• Scattering wheat in the coop or run so chickens can forage.
  • Sprouting wheat kernels to increase digestibility then mixing into feed.

Make sure chickens don’t gorge only on wheat by limiting access. Provide grit to help grind wheat in the gizzard.

How Often to Feed Wheat to Chickens?

A Chick Feeding With Adult Chickens (image by Prince Abid)
A Chick Feeding With Adult Chickens

Wheat should be fed in moderation 1-2 times per week at most. Chickens enjoy wheat as a treat but too much will throw off their nutrient balance.

Here are some feeding frequency guidelines:

  • Hens: 1/2 cup wheat 1-2x per week
  • Chicks: 1-2 tbsp wheat 1-2x per week after 2-3 weeks old
  • Roosters: 2-3 tbsp wheat 1-2x per week

The rest of the week, provide a commercial feed or balanced homemade ration.

Can Baby Chickens Eat Wheat?

Wheat shouldn’t be fed to chicks younger than 2-3 weeks old as their digestive systems are still developing. Before this age, feed a starter feed made for chicks.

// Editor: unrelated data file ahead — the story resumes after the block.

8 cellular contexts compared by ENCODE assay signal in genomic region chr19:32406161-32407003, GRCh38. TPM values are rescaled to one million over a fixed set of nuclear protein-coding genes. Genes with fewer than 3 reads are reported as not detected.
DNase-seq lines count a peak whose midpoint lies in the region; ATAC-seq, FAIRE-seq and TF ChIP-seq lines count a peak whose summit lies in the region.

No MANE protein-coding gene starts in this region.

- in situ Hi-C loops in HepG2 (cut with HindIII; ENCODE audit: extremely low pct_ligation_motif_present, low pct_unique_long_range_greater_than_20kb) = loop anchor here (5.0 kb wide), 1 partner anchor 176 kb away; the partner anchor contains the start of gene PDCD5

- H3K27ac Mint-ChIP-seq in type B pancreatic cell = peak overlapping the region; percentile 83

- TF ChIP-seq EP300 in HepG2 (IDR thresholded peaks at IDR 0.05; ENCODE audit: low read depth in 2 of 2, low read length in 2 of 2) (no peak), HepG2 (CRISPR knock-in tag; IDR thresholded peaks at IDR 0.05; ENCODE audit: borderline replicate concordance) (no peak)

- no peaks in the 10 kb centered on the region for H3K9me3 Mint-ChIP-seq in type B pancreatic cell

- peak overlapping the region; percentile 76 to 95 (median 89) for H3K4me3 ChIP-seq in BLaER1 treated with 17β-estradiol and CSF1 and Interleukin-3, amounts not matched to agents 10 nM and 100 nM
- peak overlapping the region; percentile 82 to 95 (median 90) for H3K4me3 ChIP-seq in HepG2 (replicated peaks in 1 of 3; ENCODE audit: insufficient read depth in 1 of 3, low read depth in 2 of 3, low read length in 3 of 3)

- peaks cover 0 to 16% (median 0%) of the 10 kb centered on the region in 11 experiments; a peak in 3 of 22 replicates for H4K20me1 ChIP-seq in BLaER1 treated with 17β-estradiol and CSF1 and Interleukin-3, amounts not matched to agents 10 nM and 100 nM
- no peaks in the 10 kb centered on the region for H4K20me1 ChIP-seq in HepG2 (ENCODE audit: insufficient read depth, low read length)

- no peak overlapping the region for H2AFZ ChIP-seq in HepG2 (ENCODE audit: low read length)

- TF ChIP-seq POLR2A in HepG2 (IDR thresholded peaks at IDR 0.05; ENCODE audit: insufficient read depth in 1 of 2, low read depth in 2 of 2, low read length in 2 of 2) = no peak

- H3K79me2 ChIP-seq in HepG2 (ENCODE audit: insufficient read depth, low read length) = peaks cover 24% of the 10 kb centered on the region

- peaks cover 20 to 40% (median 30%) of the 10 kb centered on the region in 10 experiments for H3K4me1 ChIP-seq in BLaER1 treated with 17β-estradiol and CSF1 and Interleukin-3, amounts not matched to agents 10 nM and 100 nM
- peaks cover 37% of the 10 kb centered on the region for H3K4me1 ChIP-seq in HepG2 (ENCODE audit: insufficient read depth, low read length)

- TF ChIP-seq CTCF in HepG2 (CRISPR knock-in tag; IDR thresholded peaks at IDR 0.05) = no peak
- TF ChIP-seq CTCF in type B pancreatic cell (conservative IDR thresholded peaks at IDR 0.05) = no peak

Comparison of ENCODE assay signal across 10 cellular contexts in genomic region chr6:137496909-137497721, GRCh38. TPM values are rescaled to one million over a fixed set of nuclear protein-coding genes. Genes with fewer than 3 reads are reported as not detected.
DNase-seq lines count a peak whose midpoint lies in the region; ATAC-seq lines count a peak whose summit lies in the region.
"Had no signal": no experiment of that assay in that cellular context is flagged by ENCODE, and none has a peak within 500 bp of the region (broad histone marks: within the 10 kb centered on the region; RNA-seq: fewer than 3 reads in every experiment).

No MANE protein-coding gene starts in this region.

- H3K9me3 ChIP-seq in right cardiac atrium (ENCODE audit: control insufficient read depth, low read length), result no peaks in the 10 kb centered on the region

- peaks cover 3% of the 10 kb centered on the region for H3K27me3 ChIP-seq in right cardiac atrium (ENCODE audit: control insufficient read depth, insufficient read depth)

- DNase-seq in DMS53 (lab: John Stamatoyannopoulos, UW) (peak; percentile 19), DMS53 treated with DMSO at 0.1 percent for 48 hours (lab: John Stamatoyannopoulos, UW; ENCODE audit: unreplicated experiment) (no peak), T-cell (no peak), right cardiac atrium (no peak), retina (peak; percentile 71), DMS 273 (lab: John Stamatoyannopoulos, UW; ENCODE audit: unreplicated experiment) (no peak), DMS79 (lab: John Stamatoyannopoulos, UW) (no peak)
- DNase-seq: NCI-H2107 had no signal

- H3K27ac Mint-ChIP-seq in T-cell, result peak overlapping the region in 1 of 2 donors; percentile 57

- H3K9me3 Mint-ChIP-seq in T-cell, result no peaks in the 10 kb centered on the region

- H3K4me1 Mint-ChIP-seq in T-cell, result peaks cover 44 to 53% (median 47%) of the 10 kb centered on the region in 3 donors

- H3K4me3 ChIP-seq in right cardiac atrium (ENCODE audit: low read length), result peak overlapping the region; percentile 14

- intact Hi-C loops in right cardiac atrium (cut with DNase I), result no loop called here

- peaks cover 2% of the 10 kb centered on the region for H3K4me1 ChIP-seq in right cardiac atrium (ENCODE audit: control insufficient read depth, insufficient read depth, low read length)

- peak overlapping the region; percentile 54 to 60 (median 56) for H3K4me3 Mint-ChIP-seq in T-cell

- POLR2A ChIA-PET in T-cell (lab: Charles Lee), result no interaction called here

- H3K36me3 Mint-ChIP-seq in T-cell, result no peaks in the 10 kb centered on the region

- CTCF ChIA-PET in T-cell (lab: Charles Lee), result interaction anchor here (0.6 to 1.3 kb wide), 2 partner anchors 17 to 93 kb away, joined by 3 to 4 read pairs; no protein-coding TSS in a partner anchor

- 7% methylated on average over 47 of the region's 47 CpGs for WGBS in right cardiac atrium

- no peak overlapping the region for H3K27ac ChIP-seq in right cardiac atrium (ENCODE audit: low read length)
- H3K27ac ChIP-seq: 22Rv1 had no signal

At 2-3 weeks old, chicks can start to eat small amounts of wheat as their gizzard and gut mature. Start with just 1-2 tablespoons of wheat once or twice a week.

The wheat ration should not exceed 20% of the baby chick’s diet…

Increase the wheat ration slowly as the chicks grow, making sure it doesn’t exceed 20% of their total food intake for balanced nutrition. Monitor chicks for any digestive issues with new foods.

In summary, wheat, in moderation, can provide valuable nutrition to chickens of all ages. Follow the guidelines on amounts and frequency, and offer wheat as part of a varied diet (feed and other plants as a treat) for happy, healthy chickens.